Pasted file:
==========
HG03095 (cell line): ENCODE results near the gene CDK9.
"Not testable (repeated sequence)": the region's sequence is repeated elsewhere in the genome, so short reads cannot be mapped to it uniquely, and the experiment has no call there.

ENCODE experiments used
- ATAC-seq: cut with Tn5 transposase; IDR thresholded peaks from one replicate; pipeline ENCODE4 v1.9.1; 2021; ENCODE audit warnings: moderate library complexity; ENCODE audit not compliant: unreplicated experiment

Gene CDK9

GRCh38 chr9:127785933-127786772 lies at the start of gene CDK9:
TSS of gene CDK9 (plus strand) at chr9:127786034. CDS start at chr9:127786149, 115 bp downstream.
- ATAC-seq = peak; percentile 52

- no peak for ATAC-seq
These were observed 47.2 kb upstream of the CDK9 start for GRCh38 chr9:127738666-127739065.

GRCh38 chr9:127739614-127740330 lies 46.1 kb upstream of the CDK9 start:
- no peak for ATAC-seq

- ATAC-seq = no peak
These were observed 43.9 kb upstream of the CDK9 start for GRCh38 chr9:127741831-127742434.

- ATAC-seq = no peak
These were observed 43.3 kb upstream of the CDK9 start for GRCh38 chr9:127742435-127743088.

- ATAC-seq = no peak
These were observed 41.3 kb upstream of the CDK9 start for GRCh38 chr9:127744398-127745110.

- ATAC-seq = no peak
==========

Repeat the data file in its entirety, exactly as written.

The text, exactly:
HG03095 (cell line): ENCODE results near the gene CDK9.
"Not testable (repeated sequence)": the region's sequence is repeated elsewhere in the genome, so short reads cannot be mapped to it uniquely, and the experiment has no call there.

ENCODE experiments used
- ATAC-seq: cut with Tn5 transposase; IDR thresholded peaks from one replicate; pipeline ENCODE4 v1.9.1; 2021; ENCODE audit warnings: moderate library complexity; ENCODE audit not compliant: unreplicated experiment

Gene CDK9

GRCh38 chr9:127785933-127786772 lies at the start of gene CDK9:
TSS of gene CDK9 (plus strand) at chr9:127786034. CDS start at chr9:127786149, 115 bp downstream.
- ATAC-seq = peak; percentile 52

- no peak for ATAC-seq
These were observed 47.2 kb upstream of the CDK9 start for GRCh38 chr9:127738666-127739065.

GRCh38 chr9:127739614-127740330 lies 46.1 kb upstream of the CDK9 start:
- no peak for ATAC-seq

- ATAC-seq = no peak
These were observed 43.9 kb upstream of the CDK9 start for GRCh38 chr9:127741831-127742434.

- ATAC-seq = no peak
These were observed 43.3 kb upstream of the CDK9 start for GRCh38 chr9:127742435-127743088.

- ATAC-seq = no peak
These were observed 41.3 kb upstream of the CDK9 start for GRCh38 chr9:127744398-127745110.

- ATAC-seq = no peak